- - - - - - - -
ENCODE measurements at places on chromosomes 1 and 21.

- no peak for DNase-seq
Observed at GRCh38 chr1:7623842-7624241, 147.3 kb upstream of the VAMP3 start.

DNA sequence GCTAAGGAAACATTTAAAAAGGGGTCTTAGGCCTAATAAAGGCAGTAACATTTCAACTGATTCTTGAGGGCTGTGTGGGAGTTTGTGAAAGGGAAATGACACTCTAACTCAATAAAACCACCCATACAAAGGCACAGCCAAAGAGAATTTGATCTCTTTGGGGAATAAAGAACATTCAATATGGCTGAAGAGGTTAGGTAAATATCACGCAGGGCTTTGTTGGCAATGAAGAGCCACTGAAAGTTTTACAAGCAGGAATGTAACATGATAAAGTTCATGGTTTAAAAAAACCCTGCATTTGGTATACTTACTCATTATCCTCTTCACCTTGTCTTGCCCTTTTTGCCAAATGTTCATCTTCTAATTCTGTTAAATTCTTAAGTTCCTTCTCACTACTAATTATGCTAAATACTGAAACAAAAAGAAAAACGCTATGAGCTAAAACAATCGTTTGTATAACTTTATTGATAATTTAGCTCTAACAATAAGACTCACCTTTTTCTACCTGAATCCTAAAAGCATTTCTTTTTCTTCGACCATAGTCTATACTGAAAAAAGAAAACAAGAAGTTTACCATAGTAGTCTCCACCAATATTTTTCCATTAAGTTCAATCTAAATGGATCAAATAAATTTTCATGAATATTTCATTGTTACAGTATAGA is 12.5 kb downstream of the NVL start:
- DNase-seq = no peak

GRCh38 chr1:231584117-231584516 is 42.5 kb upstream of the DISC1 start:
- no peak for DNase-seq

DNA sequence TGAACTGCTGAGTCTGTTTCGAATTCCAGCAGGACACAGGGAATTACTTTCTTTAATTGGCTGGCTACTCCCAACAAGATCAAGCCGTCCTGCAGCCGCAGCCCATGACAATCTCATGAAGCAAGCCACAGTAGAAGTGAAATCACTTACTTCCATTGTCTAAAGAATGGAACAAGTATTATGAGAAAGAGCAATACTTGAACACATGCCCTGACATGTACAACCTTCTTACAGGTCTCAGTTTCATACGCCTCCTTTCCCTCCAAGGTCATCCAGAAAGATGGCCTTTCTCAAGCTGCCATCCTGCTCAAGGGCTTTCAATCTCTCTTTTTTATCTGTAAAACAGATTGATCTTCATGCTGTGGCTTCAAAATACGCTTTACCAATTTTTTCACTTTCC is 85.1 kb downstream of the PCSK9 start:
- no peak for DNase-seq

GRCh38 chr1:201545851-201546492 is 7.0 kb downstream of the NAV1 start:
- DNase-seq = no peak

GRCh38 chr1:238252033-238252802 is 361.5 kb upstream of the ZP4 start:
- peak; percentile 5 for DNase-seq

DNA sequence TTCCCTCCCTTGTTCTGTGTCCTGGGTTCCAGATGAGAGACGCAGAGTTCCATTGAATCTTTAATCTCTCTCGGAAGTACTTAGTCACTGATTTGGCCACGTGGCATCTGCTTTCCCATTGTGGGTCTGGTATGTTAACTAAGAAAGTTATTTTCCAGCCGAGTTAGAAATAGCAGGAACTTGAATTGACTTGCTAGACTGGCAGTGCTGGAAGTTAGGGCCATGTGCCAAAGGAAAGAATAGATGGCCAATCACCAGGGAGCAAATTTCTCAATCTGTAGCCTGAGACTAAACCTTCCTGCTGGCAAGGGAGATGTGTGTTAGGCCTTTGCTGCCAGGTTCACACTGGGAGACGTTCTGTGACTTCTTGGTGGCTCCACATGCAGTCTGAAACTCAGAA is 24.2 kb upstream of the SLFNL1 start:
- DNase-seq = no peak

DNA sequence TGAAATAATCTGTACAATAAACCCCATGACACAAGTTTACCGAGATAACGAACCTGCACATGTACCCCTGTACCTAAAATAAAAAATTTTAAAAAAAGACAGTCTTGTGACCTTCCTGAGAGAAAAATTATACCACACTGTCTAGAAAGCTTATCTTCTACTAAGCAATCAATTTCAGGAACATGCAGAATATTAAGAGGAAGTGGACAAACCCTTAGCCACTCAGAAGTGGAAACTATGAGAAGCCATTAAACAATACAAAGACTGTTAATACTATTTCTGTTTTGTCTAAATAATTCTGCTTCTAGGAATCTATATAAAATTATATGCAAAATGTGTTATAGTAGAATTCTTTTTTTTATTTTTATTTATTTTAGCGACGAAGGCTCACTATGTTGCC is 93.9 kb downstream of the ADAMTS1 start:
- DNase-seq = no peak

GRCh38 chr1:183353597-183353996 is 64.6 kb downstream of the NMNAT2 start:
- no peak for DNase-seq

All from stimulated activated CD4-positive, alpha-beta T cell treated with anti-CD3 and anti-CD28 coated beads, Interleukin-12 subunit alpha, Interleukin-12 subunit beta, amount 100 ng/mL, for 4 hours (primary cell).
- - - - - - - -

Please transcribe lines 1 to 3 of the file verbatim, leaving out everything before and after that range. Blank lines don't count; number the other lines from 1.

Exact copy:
ENCODE measurements at places on chromosomes 1 and 21.

- no peak for DNase-seq
Observed at GRCh38 chr1:7623842-7624241, 147.3 kb upstream of the VAMP3 start.